Both my wife and I have been driving 13- and 14-year-old used cars, almost as long as we’ve been together. But my wife’s relationship with her vehicle hit a bumpy road last month, when her 2000 Honda Civic and muffler parted ways. We took it to a few places that found cracks in the whole exhaust system and the best quote we got was about $650. Ouch! On a car worth maybe $1000, it made our decision pretty easy.

We knew our vehicles were getting old, so we’ve been looking at newer, more ‘family-friendly’ models for a while, and luckily we put a savings plan in place about a year-and-a-half ago. We researched many vehicles in our price range and in the end, we bought a 2012 Mazda5. My first thought, was ‘Oh, no, I’m a van owner.’ Not that there’s anything wrong with that. There are lots of perfectly older dads riding in vans. Ha! I’m kidding!

It’s actually a great vehicle, and I would love to say that we paid it fully in cash, but we fell just a few months shy of our savings goal, so we took out a small loan and we’ll have that fully paid off in a couple months. We could have went with a more inexpensive car, but an extra 2 months of payments didn’t seem like a lot to get a one year newer vehicle.

This week, after reading ‘Don’t wait for life’s big moments to save for them‘ from Kayla’s  I’ve Worked Too Hard To Be Poor blog, in retrospect, the smarter thing would have been to start saving before our vehicles got too old. And I could have got away with making smaller payments for a longer period of time, instead of forcing ourselves to put so many other things on hold for that year-and-a-half we were saving up for the car. But we don’t always think about what could happen until it does, or it’s too late. Which reminds me, I should probably start saving up to replace my own 13-year-old car.

But here are some of the things we did right and some simple things to keep in mind, when buying your next vehicle:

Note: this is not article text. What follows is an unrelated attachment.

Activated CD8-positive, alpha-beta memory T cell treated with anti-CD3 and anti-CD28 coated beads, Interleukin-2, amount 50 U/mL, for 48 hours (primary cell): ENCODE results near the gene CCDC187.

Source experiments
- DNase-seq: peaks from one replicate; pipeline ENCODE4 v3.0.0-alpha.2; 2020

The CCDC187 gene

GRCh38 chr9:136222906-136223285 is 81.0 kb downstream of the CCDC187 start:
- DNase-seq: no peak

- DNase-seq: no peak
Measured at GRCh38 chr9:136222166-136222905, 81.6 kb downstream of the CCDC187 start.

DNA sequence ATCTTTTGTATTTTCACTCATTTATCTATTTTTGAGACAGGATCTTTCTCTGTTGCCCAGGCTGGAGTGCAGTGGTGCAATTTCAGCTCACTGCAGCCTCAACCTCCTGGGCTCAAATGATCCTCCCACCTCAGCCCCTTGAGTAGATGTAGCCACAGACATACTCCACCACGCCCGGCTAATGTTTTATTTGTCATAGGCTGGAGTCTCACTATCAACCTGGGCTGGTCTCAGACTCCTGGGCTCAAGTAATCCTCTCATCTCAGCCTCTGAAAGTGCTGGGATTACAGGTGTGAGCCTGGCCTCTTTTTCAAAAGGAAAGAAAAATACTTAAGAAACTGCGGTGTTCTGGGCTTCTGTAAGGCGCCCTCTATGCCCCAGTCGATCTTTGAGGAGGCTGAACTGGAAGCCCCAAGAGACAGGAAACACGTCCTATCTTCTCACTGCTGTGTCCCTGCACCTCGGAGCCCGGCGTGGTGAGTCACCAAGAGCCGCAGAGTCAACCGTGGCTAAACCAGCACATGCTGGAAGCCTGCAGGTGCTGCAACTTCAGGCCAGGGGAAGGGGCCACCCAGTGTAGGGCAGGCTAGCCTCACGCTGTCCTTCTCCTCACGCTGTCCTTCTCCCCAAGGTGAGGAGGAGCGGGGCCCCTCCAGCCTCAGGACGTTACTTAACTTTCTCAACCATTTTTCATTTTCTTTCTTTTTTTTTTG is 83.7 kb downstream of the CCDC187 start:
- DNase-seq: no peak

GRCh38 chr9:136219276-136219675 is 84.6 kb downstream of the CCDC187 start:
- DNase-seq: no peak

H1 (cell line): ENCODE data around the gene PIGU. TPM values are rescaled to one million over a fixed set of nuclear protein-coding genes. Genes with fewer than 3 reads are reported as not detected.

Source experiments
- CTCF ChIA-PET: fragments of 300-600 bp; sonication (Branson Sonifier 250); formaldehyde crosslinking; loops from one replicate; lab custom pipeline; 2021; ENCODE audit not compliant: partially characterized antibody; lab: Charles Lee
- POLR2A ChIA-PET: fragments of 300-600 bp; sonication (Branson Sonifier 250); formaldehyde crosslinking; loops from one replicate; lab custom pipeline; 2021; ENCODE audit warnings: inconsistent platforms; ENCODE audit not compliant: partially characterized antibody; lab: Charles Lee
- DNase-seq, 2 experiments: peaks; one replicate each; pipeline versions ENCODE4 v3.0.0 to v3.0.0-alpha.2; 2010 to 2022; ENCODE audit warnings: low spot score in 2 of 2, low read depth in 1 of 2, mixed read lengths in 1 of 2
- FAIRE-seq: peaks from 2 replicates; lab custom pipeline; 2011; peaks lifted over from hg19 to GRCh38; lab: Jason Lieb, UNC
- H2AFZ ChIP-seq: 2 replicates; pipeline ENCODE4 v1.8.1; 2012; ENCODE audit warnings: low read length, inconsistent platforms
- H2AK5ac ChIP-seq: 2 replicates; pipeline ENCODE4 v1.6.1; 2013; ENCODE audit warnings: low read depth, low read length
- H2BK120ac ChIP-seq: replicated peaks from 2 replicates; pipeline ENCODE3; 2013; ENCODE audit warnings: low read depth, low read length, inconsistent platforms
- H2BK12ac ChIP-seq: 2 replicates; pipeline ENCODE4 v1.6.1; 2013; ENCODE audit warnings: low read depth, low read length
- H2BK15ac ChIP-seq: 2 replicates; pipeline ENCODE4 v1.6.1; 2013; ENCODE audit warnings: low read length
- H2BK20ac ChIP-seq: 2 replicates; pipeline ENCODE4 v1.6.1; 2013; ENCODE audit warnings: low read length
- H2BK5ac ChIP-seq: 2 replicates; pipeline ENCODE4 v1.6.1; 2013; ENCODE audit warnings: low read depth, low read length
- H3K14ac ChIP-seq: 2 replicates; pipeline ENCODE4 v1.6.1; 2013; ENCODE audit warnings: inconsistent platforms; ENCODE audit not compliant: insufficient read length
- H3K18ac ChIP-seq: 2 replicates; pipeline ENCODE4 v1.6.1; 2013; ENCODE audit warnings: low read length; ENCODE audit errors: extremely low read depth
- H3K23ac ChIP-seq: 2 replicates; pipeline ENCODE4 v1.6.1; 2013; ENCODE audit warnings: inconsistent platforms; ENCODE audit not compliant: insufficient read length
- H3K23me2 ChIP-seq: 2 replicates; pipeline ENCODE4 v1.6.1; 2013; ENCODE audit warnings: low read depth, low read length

Have a max budget in mind

I can’t stress this point enough. Before you even set foot into a dealership. Before you even start searching. You should always have a number — the maximum amount you can afford and are will to spend on a vehicle. The dealer will always try to upsell you, so it might be a good idea to tell him that you’re looking for a car $1000 below your ‘real’ max budget.

Remember your max budget should include all taxes and fees. This includes all federal and provincial or state taxes, any freight/delivery fees, auction fees (if bought at an auction), licensing fees, leasing/financing fees (easily avoided if paid in cash), and environmental fees for things like A/C, tires and emissions testing. There may be others and the costs will vary depending on your location. But it never hurts to ask a friend, neighbor or family member that’s recently purchased a vehicle, what to expect or at least get an idea of taxes and fees for a vehicle in your price range.

As soon as you have a max budget in mind, start saving! You never know when your car could end up at the scrapyard, so start as early as you can.

Do your own research

When I started looking for my first vehicle, I remember coming up with an exhaustive list of potential cars that fit within my budget. Now, I’m not saying you go to the crazy extent that I did, but I think it’s important to not be tied to one make and model year, because although you may want that vehicle, it might not be one you can afford.